3. Speed bumps

The modern speed bump is attributed to Nobel Prize winner Arthur Holly Compton, who got sick of motorists speeding past Washington University where he worked. In 1953, he designed a series of humps to force drivers to slow down.7

It would take a while for speed bumps to become standardised, with the UK establishing rules for speed bumps by 1983. 8 The Australian standard for speedbumps was last updated in 2004, which changed the design to a trapezoid shape with yellow and black stripes.9


4.     W-Beam road barriers

In 1933, the Armco company designed the highway guard rail, also known as a W-Beam or the Armco road barrier.10

In a joint venture with John Lysaght, Armco set up the Commonwealth Rolling Mills in the same year to produce steel beams in Australia. Later changing the name to Ingal, this Australian venture was the first to introduce a version of the Armco road barrier in the Pacific region, also in 1933.11

5. Stop Sign

The first stop sign appeared in the USA in Detroit in 1915; however, the standard design wasn’t set until 1924. This stop sign was a white octagon with black letters and was later changed to white letters on a red background in 1954. 12

The Australian national standard for stop signs was agreed upon in 1935. 13 The country would later adopt the red octagon and white letter format, which we see today.


6. Painted Road Lane Markings

While the origin of who came up with the white stripe road marking is disputed, most attribute it to Edward N. Hines who, while delivering milk bottles in 1911 in Detroit, got the idea for dividing the road with a white line from drops of milk falling off his cart. Others claim lane markings were in use as early as 1907.14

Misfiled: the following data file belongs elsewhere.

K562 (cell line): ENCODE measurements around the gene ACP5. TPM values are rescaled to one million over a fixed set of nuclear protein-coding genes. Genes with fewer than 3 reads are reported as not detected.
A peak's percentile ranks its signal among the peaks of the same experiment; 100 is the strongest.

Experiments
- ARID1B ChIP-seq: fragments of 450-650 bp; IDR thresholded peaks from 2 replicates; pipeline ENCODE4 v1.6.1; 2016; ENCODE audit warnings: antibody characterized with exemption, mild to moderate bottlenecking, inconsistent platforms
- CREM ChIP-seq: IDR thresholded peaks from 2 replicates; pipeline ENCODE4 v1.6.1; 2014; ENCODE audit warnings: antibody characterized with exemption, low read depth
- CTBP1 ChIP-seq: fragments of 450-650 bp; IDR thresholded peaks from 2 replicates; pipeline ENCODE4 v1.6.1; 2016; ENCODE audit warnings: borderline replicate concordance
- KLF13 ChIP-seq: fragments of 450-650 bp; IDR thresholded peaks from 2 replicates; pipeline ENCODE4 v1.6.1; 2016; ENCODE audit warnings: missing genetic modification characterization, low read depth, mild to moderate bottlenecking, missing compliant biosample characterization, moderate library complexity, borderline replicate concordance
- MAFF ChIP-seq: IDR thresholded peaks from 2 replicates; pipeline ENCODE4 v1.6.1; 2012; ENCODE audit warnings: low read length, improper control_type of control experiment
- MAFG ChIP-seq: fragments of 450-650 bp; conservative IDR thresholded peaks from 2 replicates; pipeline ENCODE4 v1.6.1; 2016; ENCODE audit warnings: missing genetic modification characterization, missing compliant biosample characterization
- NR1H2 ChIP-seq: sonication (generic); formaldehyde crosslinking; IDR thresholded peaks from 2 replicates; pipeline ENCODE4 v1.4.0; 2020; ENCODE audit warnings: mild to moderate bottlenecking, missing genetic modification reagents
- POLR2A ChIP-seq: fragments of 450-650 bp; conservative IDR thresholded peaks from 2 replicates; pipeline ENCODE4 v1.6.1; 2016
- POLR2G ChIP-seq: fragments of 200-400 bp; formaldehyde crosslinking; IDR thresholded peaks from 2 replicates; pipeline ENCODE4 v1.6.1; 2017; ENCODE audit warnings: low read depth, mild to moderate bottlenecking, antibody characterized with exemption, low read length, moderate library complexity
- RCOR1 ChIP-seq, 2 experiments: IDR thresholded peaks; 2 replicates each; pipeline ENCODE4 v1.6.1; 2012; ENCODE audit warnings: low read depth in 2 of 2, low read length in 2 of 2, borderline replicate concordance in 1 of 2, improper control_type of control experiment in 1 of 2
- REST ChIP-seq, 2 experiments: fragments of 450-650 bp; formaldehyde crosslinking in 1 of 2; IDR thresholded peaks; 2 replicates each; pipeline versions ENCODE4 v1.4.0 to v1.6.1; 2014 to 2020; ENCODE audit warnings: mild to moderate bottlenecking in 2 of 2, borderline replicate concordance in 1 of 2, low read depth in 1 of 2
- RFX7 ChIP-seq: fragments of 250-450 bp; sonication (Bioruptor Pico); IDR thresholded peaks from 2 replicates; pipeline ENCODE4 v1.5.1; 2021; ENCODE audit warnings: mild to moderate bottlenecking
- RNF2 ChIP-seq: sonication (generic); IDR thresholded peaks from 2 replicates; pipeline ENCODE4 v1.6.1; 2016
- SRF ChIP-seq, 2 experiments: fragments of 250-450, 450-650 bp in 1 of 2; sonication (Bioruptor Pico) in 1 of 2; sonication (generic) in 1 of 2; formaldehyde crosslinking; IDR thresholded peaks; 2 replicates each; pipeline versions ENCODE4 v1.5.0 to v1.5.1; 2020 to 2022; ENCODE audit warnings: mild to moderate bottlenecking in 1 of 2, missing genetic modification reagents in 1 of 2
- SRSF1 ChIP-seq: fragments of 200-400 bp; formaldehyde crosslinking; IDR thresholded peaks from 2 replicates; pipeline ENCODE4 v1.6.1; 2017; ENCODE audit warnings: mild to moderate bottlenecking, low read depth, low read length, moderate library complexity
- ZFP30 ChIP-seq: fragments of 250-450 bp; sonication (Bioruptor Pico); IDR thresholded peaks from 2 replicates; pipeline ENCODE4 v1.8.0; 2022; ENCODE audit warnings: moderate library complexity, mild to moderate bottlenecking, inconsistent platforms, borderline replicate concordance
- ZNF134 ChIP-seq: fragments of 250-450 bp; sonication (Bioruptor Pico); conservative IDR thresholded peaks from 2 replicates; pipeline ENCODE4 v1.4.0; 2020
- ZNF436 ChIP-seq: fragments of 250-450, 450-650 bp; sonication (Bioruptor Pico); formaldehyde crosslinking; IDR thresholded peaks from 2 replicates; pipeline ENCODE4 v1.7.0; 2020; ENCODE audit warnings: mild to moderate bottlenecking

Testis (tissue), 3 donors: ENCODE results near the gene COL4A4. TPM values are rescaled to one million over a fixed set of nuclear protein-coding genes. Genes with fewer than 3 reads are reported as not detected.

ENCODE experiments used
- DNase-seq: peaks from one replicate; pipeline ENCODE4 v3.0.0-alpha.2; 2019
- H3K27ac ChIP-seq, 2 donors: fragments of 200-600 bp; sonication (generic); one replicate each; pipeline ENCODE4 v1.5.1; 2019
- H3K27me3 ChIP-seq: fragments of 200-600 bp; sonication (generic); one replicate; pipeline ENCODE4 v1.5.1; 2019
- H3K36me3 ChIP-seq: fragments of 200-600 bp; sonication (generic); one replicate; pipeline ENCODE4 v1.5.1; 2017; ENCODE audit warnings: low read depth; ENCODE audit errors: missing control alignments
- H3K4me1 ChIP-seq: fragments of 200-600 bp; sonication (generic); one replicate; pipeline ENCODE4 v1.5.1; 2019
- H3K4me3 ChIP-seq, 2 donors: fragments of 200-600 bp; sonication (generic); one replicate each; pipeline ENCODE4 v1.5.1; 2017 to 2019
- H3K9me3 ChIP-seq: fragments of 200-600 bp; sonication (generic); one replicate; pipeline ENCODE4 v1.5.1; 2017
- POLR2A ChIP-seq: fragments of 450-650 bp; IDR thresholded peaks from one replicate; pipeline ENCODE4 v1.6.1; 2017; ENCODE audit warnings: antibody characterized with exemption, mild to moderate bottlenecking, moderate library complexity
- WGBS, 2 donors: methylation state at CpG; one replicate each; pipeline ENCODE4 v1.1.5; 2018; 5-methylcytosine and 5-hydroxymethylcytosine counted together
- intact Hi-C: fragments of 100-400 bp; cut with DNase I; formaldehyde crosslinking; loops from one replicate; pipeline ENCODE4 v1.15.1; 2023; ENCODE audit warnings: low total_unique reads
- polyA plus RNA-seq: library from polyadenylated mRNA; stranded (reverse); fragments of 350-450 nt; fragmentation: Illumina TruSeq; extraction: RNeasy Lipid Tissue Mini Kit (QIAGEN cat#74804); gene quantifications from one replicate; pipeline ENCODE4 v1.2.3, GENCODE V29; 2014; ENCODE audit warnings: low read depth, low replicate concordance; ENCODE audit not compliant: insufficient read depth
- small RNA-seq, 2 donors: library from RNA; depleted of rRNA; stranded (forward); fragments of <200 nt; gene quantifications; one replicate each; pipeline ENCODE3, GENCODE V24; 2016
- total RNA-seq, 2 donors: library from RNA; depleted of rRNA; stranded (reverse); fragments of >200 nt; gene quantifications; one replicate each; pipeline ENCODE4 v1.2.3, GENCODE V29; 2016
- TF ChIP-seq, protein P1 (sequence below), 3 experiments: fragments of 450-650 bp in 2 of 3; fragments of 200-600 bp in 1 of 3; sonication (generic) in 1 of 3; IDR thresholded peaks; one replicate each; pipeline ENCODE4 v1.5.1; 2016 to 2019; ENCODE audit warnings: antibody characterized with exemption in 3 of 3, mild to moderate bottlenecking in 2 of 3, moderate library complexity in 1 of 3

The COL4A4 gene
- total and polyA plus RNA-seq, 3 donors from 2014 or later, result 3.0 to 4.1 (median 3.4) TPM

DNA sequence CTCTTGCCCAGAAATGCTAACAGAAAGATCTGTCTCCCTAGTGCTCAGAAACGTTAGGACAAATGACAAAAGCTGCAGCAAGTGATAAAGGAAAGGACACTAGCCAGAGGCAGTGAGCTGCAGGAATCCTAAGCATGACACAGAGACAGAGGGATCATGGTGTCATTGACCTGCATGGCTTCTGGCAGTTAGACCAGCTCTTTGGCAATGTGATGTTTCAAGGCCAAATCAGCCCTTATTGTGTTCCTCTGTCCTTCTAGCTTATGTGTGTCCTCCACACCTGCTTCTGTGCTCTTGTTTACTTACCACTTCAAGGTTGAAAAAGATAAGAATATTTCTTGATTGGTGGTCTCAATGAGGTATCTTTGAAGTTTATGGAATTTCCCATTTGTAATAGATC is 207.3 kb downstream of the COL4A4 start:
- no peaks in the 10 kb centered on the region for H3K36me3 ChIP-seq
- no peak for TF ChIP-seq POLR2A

7. Roundabouts

Circular intersections have been around since the 18th century, 15 and made their appearance throughout Australia’s major cities following federation. The Argus Weekend Magazine included an article on July 8, 1939 discussing the new roundabout in St Kilda and calling for more of them to reduce traffic elsewhere.16


8. Speed limits

Speed limits are actually quite old, with the first offence dating back to before the 1900s in the UK. Englishman Walter Arnold earned the dubious prestige of being the first man to ever receive a speeding ticket after driving his automobile at 8mph in a 2mph zone in 1896 in Kent.17

In Australia, speed limits changed in 1974 when the country transitioned from the imperial system to the metric system for all units of measurement.18


9.     Train boom gates

Australia had warnings signs at train crossings by 1935. NSW got some reflectors and metal warning signs in 1939.19 It wasn’t until 1968 during the Vienna Convention on Road Traffic that the flashing red light and boom gate train crossing system was established.20 While Australia wasn’t one of the original signatories (which included over 30 countries), the nation quickly followed suit and added red flashing lights.


10.     Cat’s eye reflector